The other maps include: 'A map of the western part of the territories belonging to the United States of America drawn from the best authorities', 'A map of the Tennassee (sic) government formerly part of North Carolina taken chiefly from surveys' by Gene D. Smith and other, and 'A map of the State of Kentucky from actual survey by Elihu Barker of Philadelphia'.

There's no evidence Gilbert Imlay ever returned to America, but surely his work encouraged many to emigrate, and still others to write about it.  Irish Poet Thomas Moore, in highlighting the romantic nature of his work, proclaimed it 'would seduce us into a belief that innocence, peace, and freedom has deserted the rest of the world for...the banks of the Ohio."  Add 'marketeer' to the list of ways to describe Gilbert Imlay!

Reference sources:

Benet's Reader's Encyclopedia of American Literature.  New York: HarperCollins, 1991.

Filson, John.  The Discovery, Settlement and Present State of Kentucky.  Wilmington, Delaware : Printed by J. Adams, 1784.  An online version available here.

Imlay, Gilbert.  A Topographical Description of the Western Territory of North America.  London, Debrett, 1792. 

Richards, Cynthia D "Romancing the Sublime: Why Mary Wollstonecraft fell in love with that cad, Gilbert Imlay." Tulsa Studies in Women's Literature 25.1 (Spring 2006)

Saint John, J. Hector, pseud. van Michel Guillaume Jean de Crevecoeur.  Letters from an American Farmer.  London : Printed for Thomas Davies, and Lockyer Davis, 1782.

Verhoeven, Wil. Gilbert Imlay: Citizen of the World.  London: Pickering & Chatto, 2008.

Wollstonecraft, Mary.  The Collected Letters of Mary Wollstonecraft. Ithaca : Cornell University Press, 1979.

A (Vigilante) Masonic Funeral

Vig_2 Amidst the mayhem and murder recounted in Vigilante Days and Ways, Nathaniel Pitt Langford's (1832-1911) classic tale of settling the Northwest, comes a small story of Masonic grace and brotherhood.  One William H. Bell was the first citizen to die of illness in the Bannack, Montana settlement which, thanks to the discovery of gold, was quickly populated in the early 1860's.  Most deaths in the area at the time were the result of violence, as Langford's 2 volume work graphically illustrates.  But, when Bell knew he was dying, he requested a Masonic burial.  Langford, also a Mason, at first deemed the request impossible as he didn't think enough Masons could be found.  Nevertheless, Langford writes in Chapter XXIII....

A request for all the Masons in the gulch to meet on Yankee Flat at the cabin of Brother C.J. Miller, on the evening of the day of Mr. Bell's death, greatly to our surprise, was so numerously responded to, that we found it necessary to adjourn to more commodious quarters.  It was past midnight before the forms of recognition were fully administered, and preparations completed for the funeral.  So delighted were all to meet so many of the order, that before we separted it was virtually understood that early application should be made to open a lodge.  In the meantime, we agreed to hold frequent meetings.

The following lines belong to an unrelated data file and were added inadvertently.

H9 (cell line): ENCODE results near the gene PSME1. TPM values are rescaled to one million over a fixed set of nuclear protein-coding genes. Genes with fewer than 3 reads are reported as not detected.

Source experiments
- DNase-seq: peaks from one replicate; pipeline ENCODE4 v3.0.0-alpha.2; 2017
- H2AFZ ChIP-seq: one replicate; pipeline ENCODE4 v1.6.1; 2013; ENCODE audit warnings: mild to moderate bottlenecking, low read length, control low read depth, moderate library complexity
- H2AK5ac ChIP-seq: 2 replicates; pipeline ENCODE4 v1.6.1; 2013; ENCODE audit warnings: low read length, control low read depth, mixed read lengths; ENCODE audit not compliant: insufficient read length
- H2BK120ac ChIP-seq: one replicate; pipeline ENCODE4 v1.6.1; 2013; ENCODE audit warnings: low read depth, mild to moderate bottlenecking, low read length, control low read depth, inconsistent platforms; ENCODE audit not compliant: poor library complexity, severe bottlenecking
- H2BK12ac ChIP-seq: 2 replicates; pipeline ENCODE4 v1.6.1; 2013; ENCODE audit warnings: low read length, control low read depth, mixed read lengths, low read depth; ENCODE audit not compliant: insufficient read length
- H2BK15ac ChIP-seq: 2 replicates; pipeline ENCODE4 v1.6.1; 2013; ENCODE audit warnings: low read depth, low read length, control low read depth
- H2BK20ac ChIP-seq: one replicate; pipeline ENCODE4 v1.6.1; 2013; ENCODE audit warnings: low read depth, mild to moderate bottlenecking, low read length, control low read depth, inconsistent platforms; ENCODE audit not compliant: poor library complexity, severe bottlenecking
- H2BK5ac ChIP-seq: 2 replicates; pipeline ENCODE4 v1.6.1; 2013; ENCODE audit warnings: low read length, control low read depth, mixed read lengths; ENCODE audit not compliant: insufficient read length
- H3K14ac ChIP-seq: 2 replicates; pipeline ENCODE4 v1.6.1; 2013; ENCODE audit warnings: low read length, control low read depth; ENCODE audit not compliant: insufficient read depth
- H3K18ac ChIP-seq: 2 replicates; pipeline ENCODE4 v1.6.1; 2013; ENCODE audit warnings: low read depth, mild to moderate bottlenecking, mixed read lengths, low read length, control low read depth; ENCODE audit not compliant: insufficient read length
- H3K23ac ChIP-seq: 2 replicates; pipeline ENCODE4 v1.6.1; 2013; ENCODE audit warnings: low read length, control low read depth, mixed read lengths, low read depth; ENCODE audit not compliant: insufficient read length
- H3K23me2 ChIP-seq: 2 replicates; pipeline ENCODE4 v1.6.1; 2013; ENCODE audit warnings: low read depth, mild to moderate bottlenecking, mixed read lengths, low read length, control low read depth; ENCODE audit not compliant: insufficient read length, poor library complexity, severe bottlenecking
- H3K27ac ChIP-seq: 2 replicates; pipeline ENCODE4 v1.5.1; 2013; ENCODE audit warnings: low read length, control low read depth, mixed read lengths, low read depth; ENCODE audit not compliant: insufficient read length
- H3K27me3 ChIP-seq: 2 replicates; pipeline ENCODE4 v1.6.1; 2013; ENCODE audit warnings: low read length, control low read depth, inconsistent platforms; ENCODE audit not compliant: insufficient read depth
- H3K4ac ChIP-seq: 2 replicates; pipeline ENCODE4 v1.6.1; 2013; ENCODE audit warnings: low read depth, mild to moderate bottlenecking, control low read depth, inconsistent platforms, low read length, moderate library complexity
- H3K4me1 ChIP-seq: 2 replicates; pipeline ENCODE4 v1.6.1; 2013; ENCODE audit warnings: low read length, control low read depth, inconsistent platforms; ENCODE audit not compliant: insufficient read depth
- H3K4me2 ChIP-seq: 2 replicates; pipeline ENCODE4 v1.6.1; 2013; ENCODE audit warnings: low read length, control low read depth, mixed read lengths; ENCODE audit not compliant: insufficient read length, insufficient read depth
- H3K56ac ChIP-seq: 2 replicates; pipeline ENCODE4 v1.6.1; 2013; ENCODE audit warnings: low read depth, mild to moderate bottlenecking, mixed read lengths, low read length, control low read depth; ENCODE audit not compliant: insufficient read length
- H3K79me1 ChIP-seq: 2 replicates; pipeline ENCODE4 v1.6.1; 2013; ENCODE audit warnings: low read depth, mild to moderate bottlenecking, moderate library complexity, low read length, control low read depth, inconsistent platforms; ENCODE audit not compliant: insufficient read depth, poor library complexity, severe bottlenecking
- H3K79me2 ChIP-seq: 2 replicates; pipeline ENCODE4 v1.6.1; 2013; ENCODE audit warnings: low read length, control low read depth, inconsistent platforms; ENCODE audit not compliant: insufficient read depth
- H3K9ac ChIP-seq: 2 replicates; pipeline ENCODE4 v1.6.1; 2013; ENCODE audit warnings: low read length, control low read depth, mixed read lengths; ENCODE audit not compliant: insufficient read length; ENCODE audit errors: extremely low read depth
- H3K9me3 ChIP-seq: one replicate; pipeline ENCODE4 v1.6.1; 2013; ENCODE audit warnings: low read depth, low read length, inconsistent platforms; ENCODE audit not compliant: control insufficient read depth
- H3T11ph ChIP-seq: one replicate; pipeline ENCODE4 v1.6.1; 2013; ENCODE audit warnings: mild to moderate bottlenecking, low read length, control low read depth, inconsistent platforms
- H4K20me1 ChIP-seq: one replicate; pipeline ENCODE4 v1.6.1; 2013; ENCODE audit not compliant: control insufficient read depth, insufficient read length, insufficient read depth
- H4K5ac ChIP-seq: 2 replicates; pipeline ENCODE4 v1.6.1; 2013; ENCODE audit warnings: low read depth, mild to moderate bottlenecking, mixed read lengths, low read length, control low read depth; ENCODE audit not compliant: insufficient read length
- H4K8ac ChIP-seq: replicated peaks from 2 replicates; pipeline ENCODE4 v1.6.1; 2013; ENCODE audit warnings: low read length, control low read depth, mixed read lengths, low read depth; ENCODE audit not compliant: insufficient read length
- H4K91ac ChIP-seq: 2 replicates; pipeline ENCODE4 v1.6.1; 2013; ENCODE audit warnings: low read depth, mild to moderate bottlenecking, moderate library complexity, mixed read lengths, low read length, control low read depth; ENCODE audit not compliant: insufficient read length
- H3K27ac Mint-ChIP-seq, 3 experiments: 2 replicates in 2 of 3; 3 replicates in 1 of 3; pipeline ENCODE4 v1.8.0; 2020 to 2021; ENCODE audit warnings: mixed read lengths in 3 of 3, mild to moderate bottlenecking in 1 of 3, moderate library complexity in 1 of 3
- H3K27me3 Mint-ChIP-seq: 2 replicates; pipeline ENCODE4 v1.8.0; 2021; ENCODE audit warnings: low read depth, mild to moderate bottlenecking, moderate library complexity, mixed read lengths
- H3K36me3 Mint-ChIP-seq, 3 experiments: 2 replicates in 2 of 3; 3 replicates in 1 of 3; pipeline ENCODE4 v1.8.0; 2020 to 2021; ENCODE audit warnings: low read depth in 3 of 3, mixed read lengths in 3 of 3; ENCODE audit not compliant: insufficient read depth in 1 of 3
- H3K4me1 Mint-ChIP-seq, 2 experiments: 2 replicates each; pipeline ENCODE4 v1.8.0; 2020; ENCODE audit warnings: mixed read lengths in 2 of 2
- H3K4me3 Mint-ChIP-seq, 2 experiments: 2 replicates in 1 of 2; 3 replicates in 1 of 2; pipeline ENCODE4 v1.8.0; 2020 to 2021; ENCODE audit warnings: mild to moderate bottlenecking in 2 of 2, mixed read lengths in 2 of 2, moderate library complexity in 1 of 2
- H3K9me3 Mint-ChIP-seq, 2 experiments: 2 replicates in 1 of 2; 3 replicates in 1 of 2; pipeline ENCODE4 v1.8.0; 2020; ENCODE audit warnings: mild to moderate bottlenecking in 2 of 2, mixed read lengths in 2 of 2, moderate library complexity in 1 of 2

The funeral ceremonies, the next day, were conducted by myself.  The strange peculiarities of the occasion added a mournful interest to the impressive truths of the ritual.  A large congregation had assembled,  Near by, and surrounding the grave, stood the little band of brethren, linked by an indissoluble bond to him for whom they were performing the last sad office.  With clasped hands and uncovered heads they reverently listened to the solemn language which in that far off land committed one of their number to his mother earth; while farther away, and encircling them, stood a curious multitude, whose eager gaze betrayed that they were there for the first beheld a Masonic burial ceremony.  Among this latter number might be seen many whose daily lives were filled with deeds of violence and crime...How strange it seemed to see this large assemblage, all armed with revolvers and bowie-knives, standing silently, respectfully....

The ceremonies were conducted to a peaceful conclusion, and the assembly quietly dispersed.  But from this time onward, the Masons met often for counsel.  Among them there was no lack of confidence, and very soon they began to consider measures necessary for their protection.....It is a remarkable fact that the roughs were restrained by their fear of the Masonic fraternity, from attacking its individual members.  Of the 102 persons murdered by Henry Plummer's gang, not one was a Mason.

Langford continues that he and others requested a dispensation to form a Lodge in Bannack but by theVig_4 time it arrived from Nebraska, most had moved on to Virginia City.  He was instrumental in starting the Lodge in Virginia City, Montana in 1864 and went on to be named Grand Historian in 1866 and Grand Master of Montana in 1869.  Though known for bringing the institution of Masonry to Montana, he is also known as one of the early founders of Yellowstone National Park.  He was part of the Washburn party in 1870 and later named first Superintendent of the park.